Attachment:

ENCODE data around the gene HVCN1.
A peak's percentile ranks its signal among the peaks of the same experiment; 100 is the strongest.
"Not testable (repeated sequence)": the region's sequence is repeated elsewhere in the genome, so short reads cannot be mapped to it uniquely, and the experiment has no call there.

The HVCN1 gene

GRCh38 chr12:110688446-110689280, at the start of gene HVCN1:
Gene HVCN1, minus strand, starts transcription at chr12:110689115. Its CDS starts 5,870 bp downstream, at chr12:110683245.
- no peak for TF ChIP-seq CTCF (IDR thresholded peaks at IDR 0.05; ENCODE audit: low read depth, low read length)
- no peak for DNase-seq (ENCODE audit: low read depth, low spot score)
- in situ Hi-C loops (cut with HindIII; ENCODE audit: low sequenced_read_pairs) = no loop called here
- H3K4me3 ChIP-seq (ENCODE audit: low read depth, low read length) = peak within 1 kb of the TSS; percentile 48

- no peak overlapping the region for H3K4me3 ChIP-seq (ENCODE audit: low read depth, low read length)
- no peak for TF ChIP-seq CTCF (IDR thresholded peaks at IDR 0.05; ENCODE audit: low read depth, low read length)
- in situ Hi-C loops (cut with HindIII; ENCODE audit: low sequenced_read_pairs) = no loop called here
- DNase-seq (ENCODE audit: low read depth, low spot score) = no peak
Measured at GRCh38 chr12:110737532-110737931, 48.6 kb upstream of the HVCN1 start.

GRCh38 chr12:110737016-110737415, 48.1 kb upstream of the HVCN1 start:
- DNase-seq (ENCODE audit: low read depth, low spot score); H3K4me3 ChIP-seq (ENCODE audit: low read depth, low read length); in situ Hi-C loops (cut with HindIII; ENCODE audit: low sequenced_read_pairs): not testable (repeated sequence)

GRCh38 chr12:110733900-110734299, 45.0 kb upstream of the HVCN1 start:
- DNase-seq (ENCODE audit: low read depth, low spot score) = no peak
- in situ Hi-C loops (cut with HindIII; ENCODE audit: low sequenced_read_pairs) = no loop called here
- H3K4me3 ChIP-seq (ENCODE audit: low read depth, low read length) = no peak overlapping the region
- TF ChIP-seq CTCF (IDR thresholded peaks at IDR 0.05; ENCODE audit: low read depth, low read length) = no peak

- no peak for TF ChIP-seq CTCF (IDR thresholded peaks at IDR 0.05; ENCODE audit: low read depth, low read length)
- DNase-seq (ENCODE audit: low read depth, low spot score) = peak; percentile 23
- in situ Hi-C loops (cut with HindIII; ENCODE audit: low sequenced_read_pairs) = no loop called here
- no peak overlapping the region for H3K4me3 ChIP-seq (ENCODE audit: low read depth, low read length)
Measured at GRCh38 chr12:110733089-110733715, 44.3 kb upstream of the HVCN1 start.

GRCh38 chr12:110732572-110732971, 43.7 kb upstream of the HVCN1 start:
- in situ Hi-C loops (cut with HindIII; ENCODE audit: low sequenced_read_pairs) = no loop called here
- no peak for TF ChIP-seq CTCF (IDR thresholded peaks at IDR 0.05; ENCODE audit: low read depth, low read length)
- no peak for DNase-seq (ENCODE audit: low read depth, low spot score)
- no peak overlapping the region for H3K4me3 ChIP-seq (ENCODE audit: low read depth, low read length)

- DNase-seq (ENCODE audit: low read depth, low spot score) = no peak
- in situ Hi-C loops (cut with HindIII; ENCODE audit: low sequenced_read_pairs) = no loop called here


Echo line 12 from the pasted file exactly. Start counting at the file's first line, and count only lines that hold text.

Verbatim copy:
- no peak for TF ChIP-seq CTCF (IDR thresholded peaks at IDR 0.05; ENCODE audit: low read depth, low read length)